Bridging the data gaps in the epidemiology of hepatitis C virus infection in Malaysia using multi-parameter evidence synthesis

Scott A McDonald, Rosmawati Mohamed, Maznah Dahlui, Herlianna Naning, Adeeba Kamarulzaman

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Abstract

Abstract
Background: Collecting adequate information on key epidemiological indicators is a prerequisite to informing a public health response to reduce the impact of hepatitis C virus (HCV) infection in Malaysia. Our goal was to overcome the acute data shortage typical of low/middle income countries using statistical modelling to estimate the national HCV prevalence and the distribution over transmission pathways as of the end of 2009.
Methods: Multi-parameter evidence synthesis methods were applied to combine all available relevant data sources - both direct and indirect - that inform the epidemiological parameters of interest.
Results: An estimated 454,000 (95% credible interval [CrI]: 392,000 to 535,000) HCV antibody-positive individuals were living in Malaysia in 2009; this represents 2.5% (95% CrI: 2.2–3.0%) of the population aged 15–64 years. Among
males of Malay ethnicity, for 77% (95% CrI: 69–85%) the route of probable transmission was active or a previous history of injecting drugs. The corresponding proportions were smaller for male Chinese and Indian/other ethnic groups (40% and 71%, respectively). The estimated prevalence in females of all ethnicities was 1% (95% CrI: 0.6 to 1.4%); 92% (95% CrI: 88 to 95%) of infections were attributable to non-drug injecting routes of transmission.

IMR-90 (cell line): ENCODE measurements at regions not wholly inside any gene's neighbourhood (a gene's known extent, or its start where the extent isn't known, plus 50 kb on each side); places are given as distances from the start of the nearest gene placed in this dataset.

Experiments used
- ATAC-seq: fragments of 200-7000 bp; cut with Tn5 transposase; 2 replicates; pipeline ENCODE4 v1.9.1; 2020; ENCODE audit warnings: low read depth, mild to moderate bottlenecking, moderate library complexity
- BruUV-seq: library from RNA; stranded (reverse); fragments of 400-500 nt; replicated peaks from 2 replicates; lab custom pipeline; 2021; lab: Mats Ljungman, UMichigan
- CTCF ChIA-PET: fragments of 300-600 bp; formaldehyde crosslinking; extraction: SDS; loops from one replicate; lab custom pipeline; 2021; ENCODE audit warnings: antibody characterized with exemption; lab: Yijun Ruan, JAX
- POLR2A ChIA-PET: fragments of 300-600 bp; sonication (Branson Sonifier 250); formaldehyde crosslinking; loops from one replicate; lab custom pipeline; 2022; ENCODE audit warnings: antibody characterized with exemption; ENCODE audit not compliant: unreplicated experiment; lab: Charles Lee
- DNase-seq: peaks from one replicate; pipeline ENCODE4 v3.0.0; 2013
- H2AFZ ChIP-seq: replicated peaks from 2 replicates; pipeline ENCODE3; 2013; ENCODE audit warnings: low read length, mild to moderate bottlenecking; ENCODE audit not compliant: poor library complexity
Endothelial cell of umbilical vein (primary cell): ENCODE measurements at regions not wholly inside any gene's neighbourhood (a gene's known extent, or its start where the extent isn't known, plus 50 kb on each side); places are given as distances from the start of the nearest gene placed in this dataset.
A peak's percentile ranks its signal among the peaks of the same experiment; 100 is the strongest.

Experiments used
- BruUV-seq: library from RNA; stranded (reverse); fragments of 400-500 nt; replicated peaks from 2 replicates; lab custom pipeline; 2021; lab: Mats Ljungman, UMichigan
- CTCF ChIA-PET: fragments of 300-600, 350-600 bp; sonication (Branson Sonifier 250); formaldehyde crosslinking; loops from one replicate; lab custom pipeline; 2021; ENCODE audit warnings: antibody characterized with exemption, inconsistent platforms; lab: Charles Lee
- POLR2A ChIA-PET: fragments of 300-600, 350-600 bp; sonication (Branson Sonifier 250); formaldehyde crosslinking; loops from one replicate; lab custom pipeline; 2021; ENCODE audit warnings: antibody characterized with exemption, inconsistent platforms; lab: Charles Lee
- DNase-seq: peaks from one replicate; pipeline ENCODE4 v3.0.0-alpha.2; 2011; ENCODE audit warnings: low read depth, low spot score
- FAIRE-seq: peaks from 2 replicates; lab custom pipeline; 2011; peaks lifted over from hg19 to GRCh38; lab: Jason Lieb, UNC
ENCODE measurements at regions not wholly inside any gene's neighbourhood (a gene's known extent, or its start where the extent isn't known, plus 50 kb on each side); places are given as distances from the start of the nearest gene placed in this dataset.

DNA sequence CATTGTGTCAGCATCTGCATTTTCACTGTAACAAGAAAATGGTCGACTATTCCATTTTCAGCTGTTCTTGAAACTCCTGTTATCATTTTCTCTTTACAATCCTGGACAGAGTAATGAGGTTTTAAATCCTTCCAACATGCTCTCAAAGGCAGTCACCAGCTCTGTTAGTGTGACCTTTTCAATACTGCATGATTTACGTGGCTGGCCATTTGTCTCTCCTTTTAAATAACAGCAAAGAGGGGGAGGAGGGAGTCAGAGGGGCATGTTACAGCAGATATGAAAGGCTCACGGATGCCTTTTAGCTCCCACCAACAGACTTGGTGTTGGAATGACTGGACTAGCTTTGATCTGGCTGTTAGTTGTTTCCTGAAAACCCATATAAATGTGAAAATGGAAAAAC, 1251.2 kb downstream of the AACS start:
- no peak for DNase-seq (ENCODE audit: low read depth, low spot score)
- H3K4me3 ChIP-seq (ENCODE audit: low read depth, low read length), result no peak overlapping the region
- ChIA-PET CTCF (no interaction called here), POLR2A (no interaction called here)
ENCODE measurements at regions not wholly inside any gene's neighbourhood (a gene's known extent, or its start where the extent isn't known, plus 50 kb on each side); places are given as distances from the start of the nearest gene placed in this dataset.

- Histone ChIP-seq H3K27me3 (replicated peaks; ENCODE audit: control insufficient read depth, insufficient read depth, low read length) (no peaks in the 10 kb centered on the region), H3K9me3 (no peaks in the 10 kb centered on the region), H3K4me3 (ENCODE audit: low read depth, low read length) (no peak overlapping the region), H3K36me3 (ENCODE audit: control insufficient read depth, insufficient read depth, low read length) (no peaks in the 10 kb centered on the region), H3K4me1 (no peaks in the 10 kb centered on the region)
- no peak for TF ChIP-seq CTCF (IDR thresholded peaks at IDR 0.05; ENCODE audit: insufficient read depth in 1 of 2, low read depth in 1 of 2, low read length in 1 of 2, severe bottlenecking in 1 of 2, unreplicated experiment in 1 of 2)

Conclusions: The prevalent number of persons living with HCV infection in Malaysia is estimated to be very high. Low/middle income countries often lack a comprehensive evidence base; however, evidence synthesis methods can assist in filling the data gaps required for the development of effective policy to address the future public health and economic burden due to HCV.
Original languageEnglish
Number of pages8
JournalBMC Infectious Diseases
Volume14
Issue number564
DOIs
Publication statusPublished - 7 Nov 2014

Keywords

  • hepatitis C virus
  • prevalence
  • Bayesian evidence synthesis
  • Malaysia

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